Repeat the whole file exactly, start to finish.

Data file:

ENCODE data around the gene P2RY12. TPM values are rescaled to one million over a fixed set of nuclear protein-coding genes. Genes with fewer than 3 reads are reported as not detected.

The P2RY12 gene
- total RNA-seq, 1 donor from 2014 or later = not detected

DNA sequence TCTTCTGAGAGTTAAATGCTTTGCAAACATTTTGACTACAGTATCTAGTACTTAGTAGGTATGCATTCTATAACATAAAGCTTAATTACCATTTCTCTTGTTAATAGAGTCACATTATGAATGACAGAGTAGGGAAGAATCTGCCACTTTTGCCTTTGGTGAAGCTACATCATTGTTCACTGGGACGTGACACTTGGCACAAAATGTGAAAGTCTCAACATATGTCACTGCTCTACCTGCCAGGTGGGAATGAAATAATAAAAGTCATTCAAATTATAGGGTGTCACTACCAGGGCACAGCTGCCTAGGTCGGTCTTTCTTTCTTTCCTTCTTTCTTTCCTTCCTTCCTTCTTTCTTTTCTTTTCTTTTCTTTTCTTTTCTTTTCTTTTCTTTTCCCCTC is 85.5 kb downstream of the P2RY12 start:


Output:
ENCODE data around the gene P2RY12. TPM values are rescaled to one million over a fixed set of nuclear protein-coding genes. Genes with fewer than 3 reads are reported as not detected.

The P2RY12 gene
- total RNA-seq, 1 donor from 2014 or later = not detected

DNA sequence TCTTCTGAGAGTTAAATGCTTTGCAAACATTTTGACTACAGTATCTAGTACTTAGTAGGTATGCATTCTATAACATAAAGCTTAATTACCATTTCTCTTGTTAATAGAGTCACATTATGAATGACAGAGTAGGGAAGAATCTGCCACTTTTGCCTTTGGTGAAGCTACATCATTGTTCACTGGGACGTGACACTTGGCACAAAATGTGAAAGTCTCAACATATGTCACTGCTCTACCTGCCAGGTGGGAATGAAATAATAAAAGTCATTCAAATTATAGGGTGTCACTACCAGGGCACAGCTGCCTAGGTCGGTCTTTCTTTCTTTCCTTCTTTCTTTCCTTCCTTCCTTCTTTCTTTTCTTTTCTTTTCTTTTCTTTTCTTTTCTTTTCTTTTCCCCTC is 85.5 kb downstream of the P2RY12 start: